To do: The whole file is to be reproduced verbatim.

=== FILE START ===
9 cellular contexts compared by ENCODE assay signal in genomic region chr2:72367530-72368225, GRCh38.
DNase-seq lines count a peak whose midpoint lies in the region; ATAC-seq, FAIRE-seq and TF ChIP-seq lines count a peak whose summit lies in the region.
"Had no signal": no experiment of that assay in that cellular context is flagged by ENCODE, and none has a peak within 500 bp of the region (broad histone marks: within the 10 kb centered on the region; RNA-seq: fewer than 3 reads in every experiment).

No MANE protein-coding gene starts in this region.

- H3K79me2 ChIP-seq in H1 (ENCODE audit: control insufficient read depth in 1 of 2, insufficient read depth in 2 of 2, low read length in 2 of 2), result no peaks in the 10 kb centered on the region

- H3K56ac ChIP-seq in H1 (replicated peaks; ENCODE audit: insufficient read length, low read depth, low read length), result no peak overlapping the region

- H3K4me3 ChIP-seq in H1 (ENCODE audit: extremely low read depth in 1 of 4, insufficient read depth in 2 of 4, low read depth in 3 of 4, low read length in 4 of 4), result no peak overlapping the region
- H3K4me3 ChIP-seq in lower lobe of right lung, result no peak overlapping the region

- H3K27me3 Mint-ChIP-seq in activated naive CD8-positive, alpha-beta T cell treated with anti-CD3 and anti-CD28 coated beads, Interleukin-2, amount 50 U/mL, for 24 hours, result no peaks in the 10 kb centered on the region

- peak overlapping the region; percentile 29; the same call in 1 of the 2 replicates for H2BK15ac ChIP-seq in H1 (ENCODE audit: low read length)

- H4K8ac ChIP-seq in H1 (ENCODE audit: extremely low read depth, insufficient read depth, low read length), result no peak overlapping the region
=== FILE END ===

9 cellular contexts compared by ENCODE assay signal in genomic region chr2:72367530-72368225, GRCh38.
DNase-seq lines count a peak whose midpoint lies in the region; ATAC-seq, FAIRE-seq and TF ChIP-seq lines count a peak whose summit lies in the region.
"Had no signal": no experiment of that assay in that cellular context is flagged by ENCODE, and none has a peak within 500 bp of the region (broad histone marks: within the 10 kb centered on the region; RNA-seq: fewer than 3 reads in every experiment).

No MANE protein-coding gene starts in this region.

- H3K79me2 ChIP-seq in H1 (ENCODE audit: control insufficient read depth in 1 of 2, insufficient read depth in 2 of 2, low read length in 2 of 2), result no peaks in the 10 kb centered on the region

- H3K56ac ChIP-seq in H1 (replicated peaks; ENCODE audit: insufficient read length, low read depth, low read length), result no peak overlapping the region

- H3K4me3 ChIP-seq in H1 (ENCODE audit: extremely low read depth in 1 of 4, insufficient read depth in 2 of 4, low read depth in 3 of 4, low read length in 4 of 4), result no peak overlapping the region
- H3K4me3 ChIP-seq in lower lobe of right lung, result no peak overlapping the region

- H3K27me3 Mint-ChIP-seq in activated naive CD8-positive, alpha-beta T cell treated with anti-CD3 and anti-CD28 coated beads, Interleukin-2, amount 50 U/mL, for 24 hours, result no peaks in the 10 kb centered on the region

- peak overlapping the region; percentile 29; the same call in 1 of the 2 replicates for H2BK15ac ChIP-seq in H1 (ENCODE audit: low read length)

- H4K8ac ChIP-seq in H1 (ENCODE audit: extremely low read depth, insufficient read depth, low read length), result no peak overlapping the region